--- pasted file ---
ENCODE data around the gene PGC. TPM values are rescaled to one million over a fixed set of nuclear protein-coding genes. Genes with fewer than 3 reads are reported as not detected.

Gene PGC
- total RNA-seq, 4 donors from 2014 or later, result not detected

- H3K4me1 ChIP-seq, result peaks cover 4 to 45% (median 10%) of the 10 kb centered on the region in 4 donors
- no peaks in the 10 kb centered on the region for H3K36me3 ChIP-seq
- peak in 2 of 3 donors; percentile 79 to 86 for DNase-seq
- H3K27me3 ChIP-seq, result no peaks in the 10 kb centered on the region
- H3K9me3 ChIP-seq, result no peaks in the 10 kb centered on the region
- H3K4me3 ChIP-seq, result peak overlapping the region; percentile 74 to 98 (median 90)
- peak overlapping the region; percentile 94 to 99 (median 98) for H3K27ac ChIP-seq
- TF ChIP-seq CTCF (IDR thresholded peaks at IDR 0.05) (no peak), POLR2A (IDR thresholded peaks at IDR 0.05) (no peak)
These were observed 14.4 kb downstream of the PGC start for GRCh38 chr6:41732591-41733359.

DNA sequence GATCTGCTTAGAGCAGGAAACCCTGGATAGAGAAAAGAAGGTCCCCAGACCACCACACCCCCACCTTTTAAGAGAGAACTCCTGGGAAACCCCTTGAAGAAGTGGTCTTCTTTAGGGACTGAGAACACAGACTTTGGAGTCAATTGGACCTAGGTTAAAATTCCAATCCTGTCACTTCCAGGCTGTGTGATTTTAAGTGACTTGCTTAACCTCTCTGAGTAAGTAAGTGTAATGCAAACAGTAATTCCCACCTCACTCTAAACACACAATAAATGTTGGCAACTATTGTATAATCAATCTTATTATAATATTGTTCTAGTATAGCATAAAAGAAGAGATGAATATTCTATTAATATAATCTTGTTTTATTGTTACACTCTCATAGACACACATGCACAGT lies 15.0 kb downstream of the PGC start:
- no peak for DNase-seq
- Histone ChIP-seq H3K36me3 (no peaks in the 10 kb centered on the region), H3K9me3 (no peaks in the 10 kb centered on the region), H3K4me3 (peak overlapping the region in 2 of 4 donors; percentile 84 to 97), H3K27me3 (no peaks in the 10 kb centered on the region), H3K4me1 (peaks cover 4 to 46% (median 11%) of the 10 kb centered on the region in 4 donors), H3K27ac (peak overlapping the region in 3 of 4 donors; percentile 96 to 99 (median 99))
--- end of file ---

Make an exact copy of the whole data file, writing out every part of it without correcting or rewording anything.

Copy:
ENCODE data around the gene PGC. TPM values are rescaled to one million over a fixed set of nuclear protein-coding genes. Genes with fewer than 3 reads are reported as not detected.

Gene PGC
- total RNA-seq, 4 donors from 2014 or later, result not detected

- H3K4me1 ChIP-seq, result peaks cover 4 to 45% (median 10%) of the 10 kb centered on the region in 4 donors
- no peaks in the 10 kb centered on the region for H3K36me3 ChIP-seq
- peak in 2 of 3 donors; percentile 79 to 86 for DNase-seq
- H3K27me3 ChIP-seq, result no peaks in the 10 kb centered on the region
- H3K9me3 ChIP-seq, result no peaks in the 10 kb centered on the region
- H3K4me3 ChIP-seq, result peak overlapping the region; percentile 74 to 98 (median 90)
- peak overlapping the region; percentile 94 to 99 (median 98) for H3K27ac ChIP-seq
- TF ChIP-seq CTCF (IDR thresholded peaks at IDR 0.05) (no peak), POLR2A (IDR thresholded peaks at IDR 0.05) (no peak)
These were observed 14.4 kb downstream of the PGC start for GRCh38 chr6:41732591-41733359.

DNA sequence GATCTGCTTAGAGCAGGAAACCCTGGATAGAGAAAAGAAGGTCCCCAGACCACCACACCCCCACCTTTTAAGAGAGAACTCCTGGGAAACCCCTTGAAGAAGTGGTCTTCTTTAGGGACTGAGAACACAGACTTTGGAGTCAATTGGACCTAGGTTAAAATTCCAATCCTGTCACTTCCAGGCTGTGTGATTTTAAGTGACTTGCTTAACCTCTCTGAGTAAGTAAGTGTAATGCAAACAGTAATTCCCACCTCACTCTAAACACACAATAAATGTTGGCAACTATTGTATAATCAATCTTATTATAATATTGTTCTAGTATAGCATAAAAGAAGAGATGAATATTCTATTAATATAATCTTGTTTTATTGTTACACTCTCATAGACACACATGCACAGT lies 15.0 kb downstream of the PGC start:
- no peak for DNase-seq
- Histone ChIP-seq H3K36me3 (no peaks in the 10 kb centered on the region), H3K9me3 (no peaks in the 10 kb centered on the region), H3K4me3 (peak overlapping the region in 2 of 4 donors; percentile 84 to 97), H3K27me3 (no peaks in the 10 kb centered on the region), H3K4me1 (peaks cover 4 to 46% (median 11%) of the 10 kb centered on the region in 4 donors), H3K27ac (peak overlapping the region in 3 of 4 donors; percentile 96 to 99 (median 99))